Sunday, 26 October 2014
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ALL HALLOWS EVE, A HAUNTING TRUE TALE OF TERROR.
It was back in '71 or 72 on Halloween when this story took place. We were enjoying the hospitality of the
Turf public house in Winlaton, when the conversation turned to ghosts and things that go bump in the night.
It was perhaps inevitable as it was indeed the night when according to legend graves yawn and spew forth
their grisly contents. My companions, Grahame Gillings and Bob Batey were up for an adventure.
It was decided that after closing time, which was in those days 10.30pm, that we would make our way
to Gibside Hall and seek out the Legendary 'White Lady'. It was therefore around 10.40 on that fateful night
that we left the cosy comfort and warmth of our hostelry and set out to seek our phantom.
It was a moonlit night. Appropriately a full moon. Hidden occasionally by scudding clouds passing like pale wraiths across its face. I do not remember much of the journey to our destination, which route we took etc.
But we must have entered the estate by the main gateway at the bottom of Burnopfield Bank. I remember arriving at the start of the 'Racecourse', in front of the Palladian mausoleum chapel. We made our way stealthily between the trees which lined each side of the avenue, as stealthily as three tipsy 18 year olds could be, keeping a watchful eye out for gamekeepers.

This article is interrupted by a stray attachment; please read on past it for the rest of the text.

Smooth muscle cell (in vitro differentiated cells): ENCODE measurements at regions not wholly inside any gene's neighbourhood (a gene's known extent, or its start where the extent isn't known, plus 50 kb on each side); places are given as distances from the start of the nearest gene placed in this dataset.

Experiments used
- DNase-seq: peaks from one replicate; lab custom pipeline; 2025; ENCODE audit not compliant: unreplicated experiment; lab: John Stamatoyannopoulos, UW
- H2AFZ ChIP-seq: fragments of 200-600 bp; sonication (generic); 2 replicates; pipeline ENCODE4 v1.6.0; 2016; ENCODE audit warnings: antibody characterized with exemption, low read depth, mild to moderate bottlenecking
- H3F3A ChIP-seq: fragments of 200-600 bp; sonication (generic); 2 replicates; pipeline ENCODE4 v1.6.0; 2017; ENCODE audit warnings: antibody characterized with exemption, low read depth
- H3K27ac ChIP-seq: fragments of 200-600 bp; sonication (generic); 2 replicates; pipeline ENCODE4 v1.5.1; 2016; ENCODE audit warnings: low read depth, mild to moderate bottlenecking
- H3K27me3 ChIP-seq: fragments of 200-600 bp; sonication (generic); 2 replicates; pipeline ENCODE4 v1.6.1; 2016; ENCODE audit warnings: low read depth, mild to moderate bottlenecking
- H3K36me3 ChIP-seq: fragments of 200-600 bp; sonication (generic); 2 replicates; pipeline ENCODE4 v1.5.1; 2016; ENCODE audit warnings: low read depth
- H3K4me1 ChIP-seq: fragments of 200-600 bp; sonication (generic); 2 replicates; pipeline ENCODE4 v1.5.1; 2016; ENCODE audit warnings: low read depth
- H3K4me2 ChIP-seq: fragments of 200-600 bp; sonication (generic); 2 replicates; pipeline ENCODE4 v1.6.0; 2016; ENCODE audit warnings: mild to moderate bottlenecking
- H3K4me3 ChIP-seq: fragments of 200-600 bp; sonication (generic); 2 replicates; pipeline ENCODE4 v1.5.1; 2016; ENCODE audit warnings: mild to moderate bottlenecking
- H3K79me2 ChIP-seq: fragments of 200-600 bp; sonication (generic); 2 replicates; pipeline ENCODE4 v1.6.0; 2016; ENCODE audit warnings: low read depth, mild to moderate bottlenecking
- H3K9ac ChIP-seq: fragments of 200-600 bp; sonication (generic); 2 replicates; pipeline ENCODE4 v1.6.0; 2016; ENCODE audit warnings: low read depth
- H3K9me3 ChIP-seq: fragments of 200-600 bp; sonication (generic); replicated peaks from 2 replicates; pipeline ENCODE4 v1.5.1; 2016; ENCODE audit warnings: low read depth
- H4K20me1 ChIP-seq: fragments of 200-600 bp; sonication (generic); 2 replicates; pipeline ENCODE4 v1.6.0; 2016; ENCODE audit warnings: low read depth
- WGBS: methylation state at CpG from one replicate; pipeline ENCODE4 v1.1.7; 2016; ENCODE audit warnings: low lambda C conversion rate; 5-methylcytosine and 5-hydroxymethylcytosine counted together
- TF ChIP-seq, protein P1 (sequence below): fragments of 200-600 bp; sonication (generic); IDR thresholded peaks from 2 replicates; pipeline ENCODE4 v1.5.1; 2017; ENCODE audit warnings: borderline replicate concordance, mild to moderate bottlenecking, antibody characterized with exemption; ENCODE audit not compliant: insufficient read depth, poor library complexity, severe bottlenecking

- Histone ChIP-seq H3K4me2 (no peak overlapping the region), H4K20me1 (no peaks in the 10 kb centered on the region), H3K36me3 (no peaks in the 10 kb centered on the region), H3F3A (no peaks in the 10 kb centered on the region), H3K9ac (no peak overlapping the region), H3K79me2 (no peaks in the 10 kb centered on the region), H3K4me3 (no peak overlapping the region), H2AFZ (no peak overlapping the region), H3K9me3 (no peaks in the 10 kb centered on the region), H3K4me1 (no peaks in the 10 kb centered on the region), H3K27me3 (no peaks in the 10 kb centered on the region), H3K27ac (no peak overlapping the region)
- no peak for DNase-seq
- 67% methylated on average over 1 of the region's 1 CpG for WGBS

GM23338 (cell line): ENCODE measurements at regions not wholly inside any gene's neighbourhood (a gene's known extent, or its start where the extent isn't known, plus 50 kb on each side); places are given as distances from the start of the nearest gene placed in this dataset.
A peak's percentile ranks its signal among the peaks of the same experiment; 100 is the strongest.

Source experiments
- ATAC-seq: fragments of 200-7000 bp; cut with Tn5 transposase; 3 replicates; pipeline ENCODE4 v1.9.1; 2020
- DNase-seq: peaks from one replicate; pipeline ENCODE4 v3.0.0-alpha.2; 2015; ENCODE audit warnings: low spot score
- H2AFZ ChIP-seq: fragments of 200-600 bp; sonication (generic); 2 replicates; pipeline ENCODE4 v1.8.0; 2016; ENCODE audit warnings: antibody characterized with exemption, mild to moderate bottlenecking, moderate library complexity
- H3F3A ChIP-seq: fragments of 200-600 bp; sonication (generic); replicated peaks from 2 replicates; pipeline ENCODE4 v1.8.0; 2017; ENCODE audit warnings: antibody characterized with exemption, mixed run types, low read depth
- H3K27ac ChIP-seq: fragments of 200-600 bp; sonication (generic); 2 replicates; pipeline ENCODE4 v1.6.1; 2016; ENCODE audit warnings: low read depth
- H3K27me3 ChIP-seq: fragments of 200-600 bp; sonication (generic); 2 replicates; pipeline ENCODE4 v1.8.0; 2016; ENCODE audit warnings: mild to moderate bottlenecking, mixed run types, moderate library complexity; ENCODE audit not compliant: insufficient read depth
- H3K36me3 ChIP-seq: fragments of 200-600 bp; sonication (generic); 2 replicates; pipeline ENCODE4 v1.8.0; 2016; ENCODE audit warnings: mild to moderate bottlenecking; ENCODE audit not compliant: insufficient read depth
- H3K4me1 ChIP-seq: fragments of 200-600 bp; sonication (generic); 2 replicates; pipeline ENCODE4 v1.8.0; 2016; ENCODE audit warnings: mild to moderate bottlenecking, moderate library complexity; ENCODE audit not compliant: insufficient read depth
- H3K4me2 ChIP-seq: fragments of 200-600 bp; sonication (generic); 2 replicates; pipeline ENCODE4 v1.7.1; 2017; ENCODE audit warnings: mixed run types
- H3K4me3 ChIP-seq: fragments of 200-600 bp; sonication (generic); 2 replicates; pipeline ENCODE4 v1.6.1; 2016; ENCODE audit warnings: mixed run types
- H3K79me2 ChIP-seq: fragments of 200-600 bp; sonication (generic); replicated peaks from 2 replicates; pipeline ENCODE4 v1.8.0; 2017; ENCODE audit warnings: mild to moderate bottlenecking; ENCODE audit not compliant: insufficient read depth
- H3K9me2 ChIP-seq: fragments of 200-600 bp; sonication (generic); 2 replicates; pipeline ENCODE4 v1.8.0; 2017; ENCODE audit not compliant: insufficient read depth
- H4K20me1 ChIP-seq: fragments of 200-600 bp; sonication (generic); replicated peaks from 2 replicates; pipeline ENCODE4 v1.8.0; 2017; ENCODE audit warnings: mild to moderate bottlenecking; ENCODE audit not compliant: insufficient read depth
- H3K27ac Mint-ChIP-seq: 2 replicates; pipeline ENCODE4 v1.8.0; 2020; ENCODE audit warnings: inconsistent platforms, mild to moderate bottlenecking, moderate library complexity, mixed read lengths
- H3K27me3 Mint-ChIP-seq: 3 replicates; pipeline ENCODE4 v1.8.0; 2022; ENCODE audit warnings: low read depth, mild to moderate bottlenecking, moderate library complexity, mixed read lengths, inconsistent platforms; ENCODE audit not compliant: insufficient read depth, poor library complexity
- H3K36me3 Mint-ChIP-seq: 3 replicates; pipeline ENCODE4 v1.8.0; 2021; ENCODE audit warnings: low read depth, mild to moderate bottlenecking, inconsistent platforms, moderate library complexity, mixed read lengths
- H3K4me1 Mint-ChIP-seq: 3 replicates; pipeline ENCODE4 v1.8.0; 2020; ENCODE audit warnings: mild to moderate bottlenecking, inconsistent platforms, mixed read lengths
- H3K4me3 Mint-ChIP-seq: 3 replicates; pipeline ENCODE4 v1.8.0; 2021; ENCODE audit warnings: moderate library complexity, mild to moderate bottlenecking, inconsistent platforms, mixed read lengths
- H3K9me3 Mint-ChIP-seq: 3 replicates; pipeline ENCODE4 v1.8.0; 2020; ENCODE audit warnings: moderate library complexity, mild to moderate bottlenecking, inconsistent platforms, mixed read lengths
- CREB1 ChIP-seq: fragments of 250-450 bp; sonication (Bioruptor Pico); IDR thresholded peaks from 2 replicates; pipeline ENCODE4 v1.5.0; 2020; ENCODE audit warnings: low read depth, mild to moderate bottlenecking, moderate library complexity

As we approached our destination the ruined hall with its empty windows stared sightlessly across the overgrown lawn at the front of the building. We made our way to the south west wing of the hall, where a tangled mass of rhododendrons lay seige to the walls. Ivy clung in masses to the crumbling gables. I checked my trusty Smiths railway timekeeper, by the welcome moonlight it was four minutes to twelve.
Stationing ourselves adjacent to the rhododendrons, we had a full uninterrupted view of the front of the house and the ivy tangled chaos that had been the western end wall. We chatted nervously as the witching hour approached. Should we go down into the cellars? No we wouldn't see the apparition there, besides we didn't have a torch.
A large cloud obscured the moon briefly, plunging us and our surroundings into pitch blackness. The streetlights of Rowlands Gill beckoned comfortingly in the distance. The cloud passed the moon, silvery light bathed the scene in a ghostly glow and in the distance a far off church bell tolled the dread hour.
Silence, no one spoke. Something rustled high up in the ivy, a glimpse of something white moving or crawling
behind the intertwining vines. My trusty companions ran, I stood wondering whether I should follow, but something made me pause. I looked nervously up at the source of the noise and movement. To my astonishment and relief a barn owl flapped out from the vegetation, pure white and quite beautiful in the moonlight. No doubt wondering to itself who these interlopers were disturbing its nocturnal hunt.